ART. 113. All the authorities constituted by the present laws shall continue in the exercise of their present duties until the promulgation of the organic laws which relate to them.

ART. 114. The law of judiciary organization will determine the particular mode for the appointment and first composition of the new tribunals.

ART. 115. After the vote upon the constitution, the constituent national assembly shall proceed to draw up the or

ganic laws, which shall be determined by a special law for that purpose.

Art. 116. The first election of a president of the republic shall take place in conformity with the special law, passed by the national assembly on the 28th of October, 1848.

APPENDIX XIII.

THE PRESENT CONSTITUTION OF FRANCE.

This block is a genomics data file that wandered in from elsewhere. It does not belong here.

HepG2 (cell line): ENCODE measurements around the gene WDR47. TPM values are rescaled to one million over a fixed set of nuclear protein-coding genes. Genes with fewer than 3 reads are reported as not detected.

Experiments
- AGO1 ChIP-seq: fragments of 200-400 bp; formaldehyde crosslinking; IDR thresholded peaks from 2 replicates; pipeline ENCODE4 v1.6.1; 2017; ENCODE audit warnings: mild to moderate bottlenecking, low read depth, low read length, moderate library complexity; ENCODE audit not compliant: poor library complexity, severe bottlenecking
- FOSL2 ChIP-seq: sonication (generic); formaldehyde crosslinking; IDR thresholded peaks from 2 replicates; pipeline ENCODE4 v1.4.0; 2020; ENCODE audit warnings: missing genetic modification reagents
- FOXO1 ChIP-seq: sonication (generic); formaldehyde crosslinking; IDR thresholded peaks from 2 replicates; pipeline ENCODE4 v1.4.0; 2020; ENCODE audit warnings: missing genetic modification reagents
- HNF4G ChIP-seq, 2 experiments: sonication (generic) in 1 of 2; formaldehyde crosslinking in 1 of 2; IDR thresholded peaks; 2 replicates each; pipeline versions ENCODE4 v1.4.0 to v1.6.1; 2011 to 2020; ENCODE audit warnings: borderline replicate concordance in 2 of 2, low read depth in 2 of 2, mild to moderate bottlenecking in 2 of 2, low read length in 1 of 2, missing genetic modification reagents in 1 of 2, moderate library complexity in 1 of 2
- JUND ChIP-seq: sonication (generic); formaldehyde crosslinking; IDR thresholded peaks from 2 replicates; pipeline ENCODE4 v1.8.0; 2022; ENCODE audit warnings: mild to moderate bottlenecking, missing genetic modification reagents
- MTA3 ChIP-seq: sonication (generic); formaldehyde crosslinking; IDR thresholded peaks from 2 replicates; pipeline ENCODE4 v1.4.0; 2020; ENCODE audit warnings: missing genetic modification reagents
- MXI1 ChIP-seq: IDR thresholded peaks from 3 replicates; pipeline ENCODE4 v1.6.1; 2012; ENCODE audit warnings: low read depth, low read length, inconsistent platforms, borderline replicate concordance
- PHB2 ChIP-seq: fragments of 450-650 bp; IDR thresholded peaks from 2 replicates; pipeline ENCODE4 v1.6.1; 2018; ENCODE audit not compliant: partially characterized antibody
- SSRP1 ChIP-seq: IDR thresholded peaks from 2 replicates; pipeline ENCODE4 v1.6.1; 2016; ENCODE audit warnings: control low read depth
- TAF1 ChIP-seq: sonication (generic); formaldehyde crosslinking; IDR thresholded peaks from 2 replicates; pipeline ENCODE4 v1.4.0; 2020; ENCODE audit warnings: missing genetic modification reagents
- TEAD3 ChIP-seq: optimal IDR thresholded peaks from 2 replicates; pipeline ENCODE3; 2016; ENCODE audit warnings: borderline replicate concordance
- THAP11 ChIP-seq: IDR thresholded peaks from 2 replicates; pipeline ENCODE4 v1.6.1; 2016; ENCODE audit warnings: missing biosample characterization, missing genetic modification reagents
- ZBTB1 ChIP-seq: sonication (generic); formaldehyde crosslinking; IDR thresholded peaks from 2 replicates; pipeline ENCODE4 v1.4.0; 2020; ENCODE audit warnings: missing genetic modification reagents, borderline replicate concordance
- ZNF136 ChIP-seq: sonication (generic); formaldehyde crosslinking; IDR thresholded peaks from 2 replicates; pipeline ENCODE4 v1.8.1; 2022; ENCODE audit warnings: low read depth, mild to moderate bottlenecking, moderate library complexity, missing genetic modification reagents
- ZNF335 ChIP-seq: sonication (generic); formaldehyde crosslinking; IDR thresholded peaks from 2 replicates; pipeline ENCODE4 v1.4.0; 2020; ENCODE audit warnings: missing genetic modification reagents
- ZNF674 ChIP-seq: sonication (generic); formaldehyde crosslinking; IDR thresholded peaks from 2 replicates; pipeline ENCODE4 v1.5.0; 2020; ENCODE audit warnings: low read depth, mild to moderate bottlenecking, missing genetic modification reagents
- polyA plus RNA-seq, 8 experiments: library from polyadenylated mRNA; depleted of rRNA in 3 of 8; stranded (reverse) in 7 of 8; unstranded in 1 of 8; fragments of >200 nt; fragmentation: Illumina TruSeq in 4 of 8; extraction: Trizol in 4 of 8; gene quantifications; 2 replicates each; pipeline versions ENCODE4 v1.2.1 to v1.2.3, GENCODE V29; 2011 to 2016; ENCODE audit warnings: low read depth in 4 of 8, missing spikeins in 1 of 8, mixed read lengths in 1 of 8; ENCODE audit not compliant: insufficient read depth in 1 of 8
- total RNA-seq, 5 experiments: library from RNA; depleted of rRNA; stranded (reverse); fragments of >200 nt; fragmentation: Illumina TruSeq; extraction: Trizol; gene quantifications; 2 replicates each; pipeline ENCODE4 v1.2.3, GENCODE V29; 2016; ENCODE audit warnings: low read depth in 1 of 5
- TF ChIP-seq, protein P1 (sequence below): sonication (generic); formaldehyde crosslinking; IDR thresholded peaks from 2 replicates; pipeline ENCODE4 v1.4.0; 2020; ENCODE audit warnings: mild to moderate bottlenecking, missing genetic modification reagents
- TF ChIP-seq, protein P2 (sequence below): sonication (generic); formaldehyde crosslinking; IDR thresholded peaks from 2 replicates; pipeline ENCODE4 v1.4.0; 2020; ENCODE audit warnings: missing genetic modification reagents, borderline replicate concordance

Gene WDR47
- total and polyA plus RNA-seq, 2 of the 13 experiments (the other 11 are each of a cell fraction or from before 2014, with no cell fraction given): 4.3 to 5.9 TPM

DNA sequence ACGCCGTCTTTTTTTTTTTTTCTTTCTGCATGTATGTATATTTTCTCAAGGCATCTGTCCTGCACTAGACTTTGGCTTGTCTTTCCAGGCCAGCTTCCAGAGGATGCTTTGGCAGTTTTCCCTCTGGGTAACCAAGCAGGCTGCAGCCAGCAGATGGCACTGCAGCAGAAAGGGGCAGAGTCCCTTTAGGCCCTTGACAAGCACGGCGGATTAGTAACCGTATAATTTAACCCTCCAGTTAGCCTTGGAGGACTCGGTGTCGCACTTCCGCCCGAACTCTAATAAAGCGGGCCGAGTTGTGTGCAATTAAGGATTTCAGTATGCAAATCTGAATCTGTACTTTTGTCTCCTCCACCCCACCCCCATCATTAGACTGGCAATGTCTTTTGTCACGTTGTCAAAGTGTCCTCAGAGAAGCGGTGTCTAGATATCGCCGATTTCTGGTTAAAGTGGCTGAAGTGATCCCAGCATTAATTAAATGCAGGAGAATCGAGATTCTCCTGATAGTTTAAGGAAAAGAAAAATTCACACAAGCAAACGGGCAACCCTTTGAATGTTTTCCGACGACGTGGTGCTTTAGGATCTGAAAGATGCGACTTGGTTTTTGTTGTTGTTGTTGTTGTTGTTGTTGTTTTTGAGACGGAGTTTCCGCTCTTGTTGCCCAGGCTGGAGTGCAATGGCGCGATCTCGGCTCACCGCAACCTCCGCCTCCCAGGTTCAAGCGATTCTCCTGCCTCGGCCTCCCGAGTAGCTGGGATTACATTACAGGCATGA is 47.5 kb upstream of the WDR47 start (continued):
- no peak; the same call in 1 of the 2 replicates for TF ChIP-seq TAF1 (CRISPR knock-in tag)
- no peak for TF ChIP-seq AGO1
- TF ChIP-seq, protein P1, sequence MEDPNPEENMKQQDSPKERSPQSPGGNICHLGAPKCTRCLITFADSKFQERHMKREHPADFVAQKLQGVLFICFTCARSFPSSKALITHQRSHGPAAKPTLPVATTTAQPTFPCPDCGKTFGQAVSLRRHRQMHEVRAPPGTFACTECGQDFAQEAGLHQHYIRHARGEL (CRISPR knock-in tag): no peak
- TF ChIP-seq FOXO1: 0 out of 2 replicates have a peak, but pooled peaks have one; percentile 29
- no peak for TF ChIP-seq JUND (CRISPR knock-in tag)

WHEN I wrote the article Constitution for the Encyclopædia Americana, which was before the French revolution of 1830, I classed constitutions under three general heads : 1. Those established by the sovereign power, real or socalled. These were subdivided into constitutions established by a sovereign people for their own government, as ours are; and into such as are granted, theoretically at least, by the plenary power of an absolute monarch ; such as the then existing French charter was, a fundamental law called by the French octroyed. 2. Constitutions formed by contracts between nations and certain individuals whom they accept as rulers on distinct conditions. 3. Constitutions forming a compact between a number of states. The present constitution of France is not included in either of these classes. Its genesis, as the reader well knows, was that, first, an individual acquired absolute power by a conspiracy or coup d'état, then caused the people to vote whether they would grant him plenary power to prescribe a constitution; he received the power by above seven millions of votes, and issued the following document, copied from the constitution which Napoleon the First had prescribed at the beginning of this century. If, then, the reader insists upon calling this a constitution—we certainly do not call France at present a constitutional country—we may call it a constitution